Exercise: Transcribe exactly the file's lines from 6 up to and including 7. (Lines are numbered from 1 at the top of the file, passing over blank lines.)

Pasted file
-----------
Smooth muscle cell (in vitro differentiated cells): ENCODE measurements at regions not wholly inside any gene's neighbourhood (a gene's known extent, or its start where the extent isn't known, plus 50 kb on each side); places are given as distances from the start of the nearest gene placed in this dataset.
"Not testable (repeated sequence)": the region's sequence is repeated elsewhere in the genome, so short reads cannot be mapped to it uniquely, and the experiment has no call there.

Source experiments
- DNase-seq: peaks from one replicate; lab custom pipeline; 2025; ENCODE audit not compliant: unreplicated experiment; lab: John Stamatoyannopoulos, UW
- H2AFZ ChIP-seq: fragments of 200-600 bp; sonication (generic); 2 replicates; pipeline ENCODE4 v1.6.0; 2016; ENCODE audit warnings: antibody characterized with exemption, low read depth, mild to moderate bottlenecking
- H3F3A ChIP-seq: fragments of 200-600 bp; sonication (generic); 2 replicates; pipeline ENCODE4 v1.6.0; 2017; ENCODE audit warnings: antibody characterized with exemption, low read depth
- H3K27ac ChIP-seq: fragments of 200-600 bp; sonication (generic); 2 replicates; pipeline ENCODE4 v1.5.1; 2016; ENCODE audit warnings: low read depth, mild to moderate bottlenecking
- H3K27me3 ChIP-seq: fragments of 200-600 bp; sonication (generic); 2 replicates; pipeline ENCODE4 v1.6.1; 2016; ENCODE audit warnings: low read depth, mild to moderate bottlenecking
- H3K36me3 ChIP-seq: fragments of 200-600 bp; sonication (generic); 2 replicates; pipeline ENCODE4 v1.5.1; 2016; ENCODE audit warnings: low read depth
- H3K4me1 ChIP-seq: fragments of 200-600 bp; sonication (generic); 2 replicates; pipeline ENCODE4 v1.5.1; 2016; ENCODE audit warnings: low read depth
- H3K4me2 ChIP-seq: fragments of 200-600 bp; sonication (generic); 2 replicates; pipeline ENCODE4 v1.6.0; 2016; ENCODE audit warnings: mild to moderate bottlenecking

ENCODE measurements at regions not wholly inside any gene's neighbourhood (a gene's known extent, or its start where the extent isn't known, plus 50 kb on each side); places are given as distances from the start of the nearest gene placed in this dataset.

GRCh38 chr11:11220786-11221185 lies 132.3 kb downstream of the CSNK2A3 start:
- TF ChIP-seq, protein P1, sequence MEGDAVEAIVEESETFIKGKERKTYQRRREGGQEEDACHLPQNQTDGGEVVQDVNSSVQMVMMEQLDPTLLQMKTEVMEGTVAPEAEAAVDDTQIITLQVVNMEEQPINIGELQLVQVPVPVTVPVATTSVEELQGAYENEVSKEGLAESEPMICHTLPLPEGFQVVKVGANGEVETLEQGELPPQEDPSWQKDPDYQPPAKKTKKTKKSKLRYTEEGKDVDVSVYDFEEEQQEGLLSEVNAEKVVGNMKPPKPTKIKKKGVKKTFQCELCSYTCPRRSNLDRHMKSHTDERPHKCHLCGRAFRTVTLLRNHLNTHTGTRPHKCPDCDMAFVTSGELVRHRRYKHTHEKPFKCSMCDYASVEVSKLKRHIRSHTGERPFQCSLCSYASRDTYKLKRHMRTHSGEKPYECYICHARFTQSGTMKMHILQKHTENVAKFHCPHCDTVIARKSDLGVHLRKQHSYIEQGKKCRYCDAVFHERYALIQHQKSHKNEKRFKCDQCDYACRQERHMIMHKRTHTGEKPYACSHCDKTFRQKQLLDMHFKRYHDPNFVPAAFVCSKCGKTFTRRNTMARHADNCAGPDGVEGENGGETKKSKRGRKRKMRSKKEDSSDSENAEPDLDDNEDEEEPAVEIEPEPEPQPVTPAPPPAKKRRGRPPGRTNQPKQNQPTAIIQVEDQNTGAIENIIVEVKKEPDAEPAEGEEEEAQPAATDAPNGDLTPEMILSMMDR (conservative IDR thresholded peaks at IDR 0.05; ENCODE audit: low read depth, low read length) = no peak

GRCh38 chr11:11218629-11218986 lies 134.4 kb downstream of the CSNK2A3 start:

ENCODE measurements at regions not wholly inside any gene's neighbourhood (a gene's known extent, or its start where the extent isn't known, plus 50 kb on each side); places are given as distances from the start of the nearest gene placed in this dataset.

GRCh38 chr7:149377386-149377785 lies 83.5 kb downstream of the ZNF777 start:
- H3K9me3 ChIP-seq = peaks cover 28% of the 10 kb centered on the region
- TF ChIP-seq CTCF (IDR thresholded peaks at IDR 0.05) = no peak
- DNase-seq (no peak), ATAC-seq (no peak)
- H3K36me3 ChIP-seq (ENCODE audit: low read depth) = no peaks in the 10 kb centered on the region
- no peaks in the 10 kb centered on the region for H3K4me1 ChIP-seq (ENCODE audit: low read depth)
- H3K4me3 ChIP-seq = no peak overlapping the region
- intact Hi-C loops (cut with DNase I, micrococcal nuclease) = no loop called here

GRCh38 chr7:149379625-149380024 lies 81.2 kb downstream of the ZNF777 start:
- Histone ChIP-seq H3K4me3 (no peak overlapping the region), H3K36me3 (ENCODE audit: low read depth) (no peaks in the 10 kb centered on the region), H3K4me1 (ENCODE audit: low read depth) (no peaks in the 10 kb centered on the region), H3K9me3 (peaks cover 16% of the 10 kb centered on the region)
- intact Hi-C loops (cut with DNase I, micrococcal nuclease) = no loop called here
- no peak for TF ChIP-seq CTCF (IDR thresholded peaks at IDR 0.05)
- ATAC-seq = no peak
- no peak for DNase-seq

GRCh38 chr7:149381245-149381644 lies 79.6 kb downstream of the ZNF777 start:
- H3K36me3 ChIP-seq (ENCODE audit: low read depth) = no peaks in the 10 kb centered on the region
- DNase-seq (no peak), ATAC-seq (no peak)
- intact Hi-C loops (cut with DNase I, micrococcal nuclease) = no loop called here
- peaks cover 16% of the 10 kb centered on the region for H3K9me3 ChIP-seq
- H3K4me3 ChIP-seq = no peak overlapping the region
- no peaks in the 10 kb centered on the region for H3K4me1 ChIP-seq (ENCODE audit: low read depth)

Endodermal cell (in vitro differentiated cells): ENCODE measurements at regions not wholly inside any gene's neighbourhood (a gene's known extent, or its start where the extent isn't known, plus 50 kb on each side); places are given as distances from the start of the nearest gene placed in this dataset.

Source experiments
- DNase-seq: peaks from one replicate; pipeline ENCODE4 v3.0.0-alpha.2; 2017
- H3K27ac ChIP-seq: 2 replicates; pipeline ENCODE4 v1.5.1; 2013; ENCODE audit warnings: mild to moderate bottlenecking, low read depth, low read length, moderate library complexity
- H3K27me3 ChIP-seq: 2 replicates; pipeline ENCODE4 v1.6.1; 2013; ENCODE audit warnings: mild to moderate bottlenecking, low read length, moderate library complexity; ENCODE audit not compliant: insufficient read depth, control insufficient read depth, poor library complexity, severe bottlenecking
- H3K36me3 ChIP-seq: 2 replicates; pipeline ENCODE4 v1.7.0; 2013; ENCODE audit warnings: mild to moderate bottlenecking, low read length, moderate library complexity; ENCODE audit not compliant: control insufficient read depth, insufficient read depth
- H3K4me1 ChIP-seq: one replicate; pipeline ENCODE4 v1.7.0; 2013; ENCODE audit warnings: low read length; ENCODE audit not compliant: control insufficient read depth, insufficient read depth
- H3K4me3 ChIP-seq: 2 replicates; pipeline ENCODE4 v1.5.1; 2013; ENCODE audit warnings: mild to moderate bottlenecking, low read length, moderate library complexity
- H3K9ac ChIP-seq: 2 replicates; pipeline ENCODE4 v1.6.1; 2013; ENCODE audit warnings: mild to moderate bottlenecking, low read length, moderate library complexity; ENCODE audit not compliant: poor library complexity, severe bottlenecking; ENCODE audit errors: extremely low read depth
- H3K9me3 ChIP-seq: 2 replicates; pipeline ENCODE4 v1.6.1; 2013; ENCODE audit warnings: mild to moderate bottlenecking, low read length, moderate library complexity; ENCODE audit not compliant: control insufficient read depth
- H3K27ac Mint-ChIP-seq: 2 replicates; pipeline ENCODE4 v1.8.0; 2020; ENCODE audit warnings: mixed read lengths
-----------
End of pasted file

- H3F3A ChIP-seq: fragments of 200-600 bp; sonication (generic); 2 replicates; pipeline ENCODE4 v1.6.0; 2017; ENCODE audit warnings: antibody characterized with exemption, low read depth
- H3K27ac ChIP-seq: fragments of 200-600 bp; sonication (generic); 2 replicates; pipeline ENCODE4 v1.5.1; 2016; ENCODE audit warnings: low read depth, mild to moderate bottlenecking